washout, root stall and other gadgets - RC Groups
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Feb 06, 2013, 08:12 PM
Registered User

washout, root stall and other gadgets

I favor a bit of wing tip wash out on my models to avoid those nasty
tip stalls when turning slow for landings. Or just gentle stalls.

I just assembled a ARF AT-6 and tried to warp the wings a litte with heat and overnite jigs but the thing just keeps coming back ... so....
I recall that several full scale airplanes I have seen over the years like the Globe Swift, used a small turbulance causing device riveted to the leading edge of the wing near the root. This would cause the root to stall ahead of the rest of the wing giving the pilot a nice warning before a wing might drop.

My question is , how might I arrive at a size and location to install such a device?
I am sure it will be trial and error but I need a starting point. All comments welcome.
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Feb 06, 2013, 09:41 PM
Cognitive dissonance
kcaldwel's Avatar
I think you are looking for root stall strips. They are basically just a small 90 degree triagle added to the leading edge of the root airfoil.

From this paper, it looks like having the point of the triangle right on the chord line is probably close to optimum, or perhaps just slightly above (upper most position shown). The triangle should be about 1.2% of the wing chord on each side of the triangle.

"CFD Study of a NACA 63-415 Aerofoil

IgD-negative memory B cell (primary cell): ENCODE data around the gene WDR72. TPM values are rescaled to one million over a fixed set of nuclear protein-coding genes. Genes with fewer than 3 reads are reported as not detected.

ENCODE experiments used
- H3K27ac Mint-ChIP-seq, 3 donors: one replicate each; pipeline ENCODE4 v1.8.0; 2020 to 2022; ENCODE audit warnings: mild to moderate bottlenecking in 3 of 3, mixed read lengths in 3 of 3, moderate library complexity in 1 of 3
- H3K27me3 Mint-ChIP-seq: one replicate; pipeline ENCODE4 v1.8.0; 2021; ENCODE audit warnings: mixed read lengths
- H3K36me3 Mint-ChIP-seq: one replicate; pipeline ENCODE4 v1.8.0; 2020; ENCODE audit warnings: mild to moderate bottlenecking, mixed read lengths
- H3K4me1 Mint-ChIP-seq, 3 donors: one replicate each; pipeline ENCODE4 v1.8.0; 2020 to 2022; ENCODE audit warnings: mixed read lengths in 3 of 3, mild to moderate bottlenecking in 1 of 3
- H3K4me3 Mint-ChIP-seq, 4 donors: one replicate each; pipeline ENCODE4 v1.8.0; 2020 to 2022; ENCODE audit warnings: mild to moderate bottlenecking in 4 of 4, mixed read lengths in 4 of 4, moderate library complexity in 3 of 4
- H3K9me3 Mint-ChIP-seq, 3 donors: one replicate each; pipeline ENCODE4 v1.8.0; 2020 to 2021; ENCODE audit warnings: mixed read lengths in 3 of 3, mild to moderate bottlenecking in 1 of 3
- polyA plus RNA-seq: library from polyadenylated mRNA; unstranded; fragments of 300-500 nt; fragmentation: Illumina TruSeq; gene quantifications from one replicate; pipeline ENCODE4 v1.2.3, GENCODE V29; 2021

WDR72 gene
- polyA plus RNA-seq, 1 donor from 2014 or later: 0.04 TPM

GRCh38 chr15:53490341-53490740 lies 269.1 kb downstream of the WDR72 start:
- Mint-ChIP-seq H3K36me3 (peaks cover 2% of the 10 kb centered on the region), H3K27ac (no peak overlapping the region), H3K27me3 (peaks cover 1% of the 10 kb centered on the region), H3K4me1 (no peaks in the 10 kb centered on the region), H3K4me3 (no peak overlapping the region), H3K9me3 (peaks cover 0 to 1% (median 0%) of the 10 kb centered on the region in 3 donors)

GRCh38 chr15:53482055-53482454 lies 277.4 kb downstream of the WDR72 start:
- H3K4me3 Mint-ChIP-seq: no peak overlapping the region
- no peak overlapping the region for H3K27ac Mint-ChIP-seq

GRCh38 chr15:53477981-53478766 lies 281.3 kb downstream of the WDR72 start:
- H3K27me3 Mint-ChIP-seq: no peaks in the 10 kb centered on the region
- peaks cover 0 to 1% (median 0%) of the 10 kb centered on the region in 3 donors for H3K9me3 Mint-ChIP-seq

Fitted with Stall Strips"

(right click and save as...)

Note that the stall strips work by reducing the max lift coefficient of the airfoil. This means you don't want to make them too long, or the stall speed of the airplane will increase substantially.

Feb 07, 2013, 01:22 AM
Ascended Master
Sparky Paul's Avatar
Some big planes have them also.
Feb 07, 2013, 05:40 AM
An itch?. Scratch build.
eflightray's Avatar
How about raising the ailerons slightly for a little reflex, that could give a similar affect to washout.

But, the real answer is don't slow it down too much. A model prone to dropping a wing tip, (tip stall), often in that dreaded 'down wind turn', just need to be flown faster and further out on the down wind turn. Once lined up and flying straight with the runway, then start to slow down, (flaps etc ? ).

The higher the wind speed, the easier it is to start relating ground speed to the model, and slow down too much on the down wind leg.
Feb 07, 2013, 05:42 AM
Registered User
That taxiing dolly on the Dragon Lady had me confused for a bit.
Feb 07, 2013, 12:09 PM
Ascended Master
Sparky Paul's Avatar
That's the ground handling dolly.. they're towed backwards...
Feb 07, 2013, 02:31 PM
Registered User
Yes. For a bit I thought that it was a main landing gear, but I know that the U2 doesn't have that gear configuration. so I thought it could have been this one instead:

but the wing is mounted differently, the intakes are bigger, and it has two fins and a high tail, so it didn't fit anyway. I know the U2 has outrigger pods it drops once airborne, but I don't think it can use those to actually taxi to the head of the runway, so I assumed they fitted some sort of taxing dolly and that was what I was seeing in the picture. I presume it is towed to the starting position instead, which makes sense since taxiing would be a waste of fuel. Actually, I wonder if they ever thought about aerotowing it to altitude to extend the mission range.
Feb 07, 2013, 02:35 PM
Ascended Master
Sparky Paul's Avatar
Some U-2 pilots eschew ground handling to position themselves on the runway for takeoff, and will taxi out... and after the pogos are reinstalled after landing, taxi back.